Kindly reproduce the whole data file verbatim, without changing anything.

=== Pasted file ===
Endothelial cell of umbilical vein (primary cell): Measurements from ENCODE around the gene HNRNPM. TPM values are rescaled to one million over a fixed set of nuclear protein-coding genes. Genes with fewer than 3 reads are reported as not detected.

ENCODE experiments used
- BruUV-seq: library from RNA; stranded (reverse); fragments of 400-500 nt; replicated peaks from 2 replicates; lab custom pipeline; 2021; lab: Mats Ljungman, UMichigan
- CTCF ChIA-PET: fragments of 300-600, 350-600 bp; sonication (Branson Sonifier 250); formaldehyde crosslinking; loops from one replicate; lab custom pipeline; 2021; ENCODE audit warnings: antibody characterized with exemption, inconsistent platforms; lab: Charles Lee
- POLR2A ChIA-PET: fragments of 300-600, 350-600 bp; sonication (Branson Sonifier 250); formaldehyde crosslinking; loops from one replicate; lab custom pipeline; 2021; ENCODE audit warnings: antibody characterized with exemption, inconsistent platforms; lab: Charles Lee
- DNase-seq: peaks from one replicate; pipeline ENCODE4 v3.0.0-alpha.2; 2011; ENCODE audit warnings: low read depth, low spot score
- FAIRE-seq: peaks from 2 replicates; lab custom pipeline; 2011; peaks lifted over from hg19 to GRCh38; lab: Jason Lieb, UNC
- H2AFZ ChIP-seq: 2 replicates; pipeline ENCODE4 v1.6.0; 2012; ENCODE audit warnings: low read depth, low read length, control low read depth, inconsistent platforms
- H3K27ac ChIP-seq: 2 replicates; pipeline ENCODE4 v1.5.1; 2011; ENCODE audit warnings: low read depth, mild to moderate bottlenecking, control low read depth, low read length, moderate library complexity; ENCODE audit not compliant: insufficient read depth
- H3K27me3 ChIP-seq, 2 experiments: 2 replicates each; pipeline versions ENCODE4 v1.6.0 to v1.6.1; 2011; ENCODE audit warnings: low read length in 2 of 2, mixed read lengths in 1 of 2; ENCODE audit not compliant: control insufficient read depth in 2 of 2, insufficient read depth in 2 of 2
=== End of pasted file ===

Endothelial cell of umbilical vein (primary cell): Measurements from ENCODE around the gene HNRNPM. TPM values are rescaled to one million over a fixed set of nuclear protein-coding genes. Genes with fewer than 3 reads are reported as not detected.

ENCODE experiments used
- BruUV-seq: library from RNA; stranded (reverse); fragments of 400-500 nt; replicated peaks from 2 replicates; lab custom pipeline; 2021; lab: Mats Ljungman, UMichigan
- CTCF ChIA-PET: fragments of 300-600, 350-600 bp; sonication (Branson Sonifier 250); formaldehyde crosslinking; loops from one replicate; lab custom pipeline; 2021; ENCODE audit warnings: antibody characterized with exemption, inconsistent platforms; lab: Charles Lee
- POLR2A ChIA-PET: fragments of 300-600, 350-600 bp; sonication (Branson Sonifier 250); formaldehyde crosslinking; loops from one replicate; lab custom pipeline; 2021; ENCODE audit warnings: antibody characterized with exemption, inconsistent platforms; lab: Charles Lee
- DNase-seq: peaks from one replicate; pipeline ENCODE4 v3.0.0-alpha.2; 2011; ENCODE audit warnings: low read depth, low spot score
- FAIRE-seq: peaks from 2 replicates; lab custom pipeline; 2011; peaks lifted over from hg19 to GRCh38; lab: Jason Lieb, UNC
- H2AFZ ChIP-seq: 2 replicates; pipeline ENCODE4 v1.6.0; 2012; ENCODE audit warnings: low read depth, low read length, control low read depth, inconsistent platforms
- H3K27ac ChIP-seq: 2 replicates; pipeline ENCODE4 v1.5.1; 2011; ENCODE audit warnings: low read depth, mild to moderate bottlenecking, control low read depth, low read length, moderate library complexity; ENCODE audit not compliant: insufficient read depth
- H3K27me3 ChIP-seq, 2 experiments: 2 replicates each; pipeline versions ENCODE4 v1.6.0 to v1.6.1; 2011; ENCODE audit warnings: low read length in 2 of 2, mixed read lengths in 1 of 2; ENCODE audit not compliant: control insufficient read depth in 2 of 2, insufficient read depth in 2 of 2